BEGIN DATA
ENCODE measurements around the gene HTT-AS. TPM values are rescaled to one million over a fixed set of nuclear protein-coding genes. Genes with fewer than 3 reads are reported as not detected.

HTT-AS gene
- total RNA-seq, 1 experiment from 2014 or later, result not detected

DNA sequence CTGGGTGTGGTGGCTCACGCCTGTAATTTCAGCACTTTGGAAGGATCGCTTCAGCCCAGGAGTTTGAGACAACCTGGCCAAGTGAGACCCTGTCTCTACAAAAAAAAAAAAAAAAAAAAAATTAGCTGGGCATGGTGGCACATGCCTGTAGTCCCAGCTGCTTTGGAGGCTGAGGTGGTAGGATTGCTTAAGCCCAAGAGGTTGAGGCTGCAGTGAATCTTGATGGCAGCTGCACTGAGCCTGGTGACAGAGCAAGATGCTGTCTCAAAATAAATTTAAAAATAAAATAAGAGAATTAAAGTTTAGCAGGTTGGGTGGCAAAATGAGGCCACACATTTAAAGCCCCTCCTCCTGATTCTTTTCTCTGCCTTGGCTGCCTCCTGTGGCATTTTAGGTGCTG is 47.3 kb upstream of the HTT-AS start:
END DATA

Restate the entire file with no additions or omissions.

ENCODE measurements around the gene HTT-AS. TPM values are rescaled to one million over a fixed set of nuclear protein-coding genes. Genes with fewer than 3 reads are reported as not detected.

HTT-AS gene
- total RNA-seq, 1 experiment from 2014 or later, result not detected

DNA sequence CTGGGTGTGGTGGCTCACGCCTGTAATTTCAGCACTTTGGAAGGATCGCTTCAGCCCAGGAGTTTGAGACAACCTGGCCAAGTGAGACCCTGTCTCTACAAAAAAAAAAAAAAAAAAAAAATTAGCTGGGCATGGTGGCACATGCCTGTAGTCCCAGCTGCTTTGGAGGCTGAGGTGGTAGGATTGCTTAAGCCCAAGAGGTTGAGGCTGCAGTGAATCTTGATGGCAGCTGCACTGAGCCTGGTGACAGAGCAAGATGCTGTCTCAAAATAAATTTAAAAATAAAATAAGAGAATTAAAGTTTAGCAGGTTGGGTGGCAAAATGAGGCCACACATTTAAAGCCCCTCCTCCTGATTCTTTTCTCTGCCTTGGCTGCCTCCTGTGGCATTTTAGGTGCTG is 47.3 kb upstream of the HTT-AS start: